This is a post about thinking (read: freaking out) about choosing a medical specialty.
Before starting: yes, I am fully aware that no one needs to choose a medical specialty during first or second year. And yes, I know that many older students/residents will write this off as simply gunner or fanciful or both.
But I can’t help but think that the majority of first year students do spend time thinking about this topic, and moreover could benefit immensely if they happen to guess correctly their medical specialty of interest, or at least, the ballpark of medical specialties they would enjoy.
The benefits are self-evident:
1. we have more time to think about specialties, shadow, meet more people, ask more overly direct questions to physicians during lunch talks before slinking off into the background (the book “The Ultimate Guide to Choosing a Medical Specialty” is very good too);
2. we have more time to prepare our extracurricular portfolios (even though people will swear again and again that “it doesn’t matter” and “they just want to see leadership/involvement/work ethic,” obviously the people interviewing you will be more interested in any work or research you’ve done in their field);
3. we get procrastinate studying renal physiology by agonizing over personality tests online that TELL YOU YOUR FUTURE! (here and here).
The medical specialty selectors (I’m partial to the SDN one for the ease of use) may in fact be very insightful, although their methodology is vague (“I have a 70% match with surgeons? Does that mean I will be 30% unhappy???” Cue me exploding in a pouf of bad statistics and pessimism).
In a half-year period in 2011, the Hep B Foundation, a non-profit advocacy group in Philly, received distraught communications from four students who were positive for hepatitis B and were consequently either denied admission to medical/dental school or were threatened with dismissal from their medical training program. This is blatant discrimination that persists in contemporary America.
Chronic hepatitis B is a lifelong infection. Many carriers were born with it. People from certain parts of the world are much more likely to be infected (the majority of cases in this country are in Asian and Pacific Islanders because as much as 1 in 10 in this group has it!). Hep B, however, is vaccine-preventable and well-managed by a line of antiviral therapies. The virus is transmitted primarily through blood, birth, and sex, not casual contact. That schools and healthcare institutions would deny the professional dreams of hep B carriers purely on the basis of their infection status is unethical.
This week, the CDC made a big step forward when it released updated management guidelines for healthcare professionals and trainees who have chronic hepatitis B. These recommendations bring the existing, 21-year-old policies into the current era of medicine. The CDC makes clear that “HBV infection alone should not disqualify infected persons from the practice or study of surgery, dentistry, medicine, or allied health fields.” and now eliminates the requirement to prenotify patients of a healthcare provider or student’s HBV status. Practice should only be restricted for those providers (not students) who have a HBV DNA titer above an expert panel-determined safe-practice threshold AND who do exposure-prone invasive procedures (which includes abdominal surgery, orthopedic surgery, obstetrics, neurosurgery, but not most of plastic surgery, catheter-based interventions, scope-based interventions, most dentistry, and so on).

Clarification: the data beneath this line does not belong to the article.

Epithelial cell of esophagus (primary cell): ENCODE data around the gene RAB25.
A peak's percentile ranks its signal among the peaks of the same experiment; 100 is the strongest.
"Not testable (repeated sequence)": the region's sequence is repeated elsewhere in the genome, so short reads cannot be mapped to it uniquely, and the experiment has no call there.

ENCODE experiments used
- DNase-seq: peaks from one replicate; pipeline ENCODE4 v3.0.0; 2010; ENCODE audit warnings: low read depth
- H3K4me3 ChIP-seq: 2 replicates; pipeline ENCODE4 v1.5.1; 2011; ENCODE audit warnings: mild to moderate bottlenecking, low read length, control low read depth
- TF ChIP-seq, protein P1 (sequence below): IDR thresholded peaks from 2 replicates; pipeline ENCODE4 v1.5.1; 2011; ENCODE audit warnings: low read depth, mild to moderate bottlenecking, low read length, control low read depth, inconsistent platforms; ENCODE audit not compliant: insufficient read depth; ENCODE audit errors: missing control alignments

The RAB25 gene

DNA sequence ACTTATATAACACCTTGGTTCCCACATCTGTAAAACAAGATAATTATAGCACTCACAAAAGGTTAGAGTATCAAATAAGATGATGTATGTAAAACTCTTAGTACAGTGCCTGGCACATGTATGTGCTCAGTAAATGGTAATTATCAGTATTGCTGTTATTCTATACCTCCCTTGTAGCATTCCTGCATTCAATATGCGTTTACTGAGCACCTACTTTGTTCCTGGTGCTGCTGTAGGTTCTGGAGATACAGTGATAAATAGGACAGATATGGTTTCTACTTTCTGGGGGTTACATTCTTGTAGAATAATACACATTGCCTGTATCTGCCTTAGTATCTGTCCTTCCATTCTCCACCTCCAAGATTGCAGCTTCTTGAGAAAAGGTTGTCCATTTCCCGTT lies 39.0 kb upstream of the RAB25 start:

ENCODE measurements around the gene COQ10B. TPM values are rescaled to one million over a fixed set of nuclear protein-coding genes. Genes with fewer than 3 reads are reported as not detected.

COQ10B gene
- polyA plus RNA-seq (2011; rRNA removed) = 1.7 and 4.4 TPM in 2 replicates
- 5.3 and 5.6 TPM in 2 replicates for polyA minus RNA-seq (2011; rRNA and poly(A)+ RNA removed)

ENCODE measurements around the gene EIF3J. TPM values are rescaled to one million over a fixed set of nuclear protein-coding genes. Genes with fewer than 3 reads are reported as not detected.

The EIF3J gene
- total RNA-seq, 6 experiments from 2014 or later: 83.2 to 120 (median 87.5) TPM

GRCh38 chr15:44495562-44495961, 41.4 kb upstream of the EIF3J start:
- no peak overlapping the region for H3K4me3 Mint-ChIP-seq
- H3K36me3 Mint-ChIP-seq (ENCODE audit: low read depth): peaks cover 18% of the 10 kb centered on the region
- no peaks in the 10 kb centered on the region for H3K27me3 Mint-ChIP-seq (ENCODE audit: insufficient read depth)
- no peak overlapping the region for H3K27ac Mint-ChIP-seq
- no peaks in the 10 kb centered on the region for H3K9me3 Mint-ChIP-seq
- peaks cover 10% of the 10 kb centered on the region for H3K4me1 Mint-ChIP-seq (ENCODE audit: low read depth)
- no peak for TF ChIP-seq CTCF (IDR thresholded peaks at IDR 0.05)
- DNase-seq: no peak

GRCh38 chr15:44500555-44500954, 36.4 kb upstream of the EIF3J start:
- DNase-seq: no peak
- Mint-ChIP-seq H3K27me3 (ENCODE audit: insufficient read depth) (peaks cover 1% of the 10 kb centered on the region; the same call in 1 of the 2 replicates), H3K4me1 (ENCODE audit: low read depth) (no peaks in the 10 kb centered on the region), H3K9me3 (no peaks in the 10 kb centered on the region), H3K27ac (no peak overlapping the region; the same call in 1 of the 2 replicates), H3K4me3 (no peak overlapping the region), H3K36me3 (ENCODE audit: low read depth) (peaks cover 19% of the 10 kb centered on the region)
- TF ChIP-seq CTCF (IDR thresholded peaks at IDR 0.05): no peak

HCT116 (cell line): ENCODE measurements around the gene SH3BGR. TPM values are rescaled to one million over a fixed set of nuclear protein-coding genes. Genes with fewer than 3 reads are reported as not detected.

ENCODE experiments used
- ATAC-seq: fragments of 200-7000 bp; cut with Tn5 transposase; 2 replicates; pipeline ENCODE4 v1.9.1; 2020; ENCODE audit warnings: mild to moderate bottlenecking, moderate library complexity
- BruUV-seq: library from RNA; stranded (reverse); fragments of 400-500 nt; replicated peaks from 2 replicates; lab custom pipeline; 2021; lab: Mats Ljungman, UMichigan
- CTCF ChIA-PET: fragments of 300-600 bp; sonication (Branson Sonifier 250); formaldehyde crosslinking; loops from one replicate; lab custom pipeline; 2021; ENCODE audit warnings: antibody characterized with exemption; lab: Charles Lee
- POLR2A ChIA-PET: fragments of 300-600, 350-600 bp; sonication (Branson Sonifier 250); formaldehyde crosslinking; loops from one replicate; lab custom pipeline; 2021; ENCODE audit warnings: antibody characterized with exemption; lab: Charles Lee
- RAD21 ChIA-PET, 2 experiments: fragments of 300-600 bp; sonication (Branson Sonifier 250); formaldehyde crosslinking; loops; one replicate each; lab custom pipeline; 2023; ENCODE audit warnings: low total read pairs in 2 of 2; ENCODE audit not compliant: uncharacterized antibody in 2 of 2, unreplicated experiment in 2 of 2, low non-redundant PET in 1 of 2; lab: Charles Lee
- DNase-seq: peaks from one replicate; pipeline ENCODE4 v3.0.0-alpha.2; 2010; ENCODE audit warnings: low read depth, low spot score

When mud-phuds do a PhD in a scientific field completely unrelated to the clinical field they enter. Or rather, to be temporally accurate, when they enter a specialty that is completely unrelated to the science in their PhD, even when they had lots of success in said PhD. I have to wonder, is it a waste of time? On one hand, grad school is about learning how to do science and the fundamental skills and mindset required for doing science is applicable to all fields. Further, basic science is well-respected and having a track record of basic science experience will look good when applying to residencies and perhaps grants during residency/post-doctoral years. Plus, it’s common for science people (non-clinical) to switch fields after their PhD. It’s your post-doc that really determines the field that your career falls in. Finally, you get a free med school education. On the other hand, if you’re going to get clinical training (residency) and you want to be a true physician-scientist, your future career’s research field will likely be related to your clinical field. Then all the specific knowledge from your PhD would be irrelevant and, if not irrelevant, obsolete by the time you finish clinical training. You could have instead devoted those 4-6 years doing a relevant post-doc that sets a firm foundation for your first independent grants.
I was reminded of this thought recently when I read of this recently graduated MD/PhD student from WashU who had seemingly amazing success: in 8 years, got her dual degrees and published TWO first/co-first-author papers in Nature, a first-author paper in J Exp Med, and middle author papers in Nature, Nat Immunol, J Exp Med, and Mol Cell, plus a review. These are in the field of immunology and I guess, since they deal with DNA damage and repair, heme/onc. What is one field that has nothing to do with lymphocytes? She matched to general surgery at Vandy. I’m sure she has a good reason; I am very curious.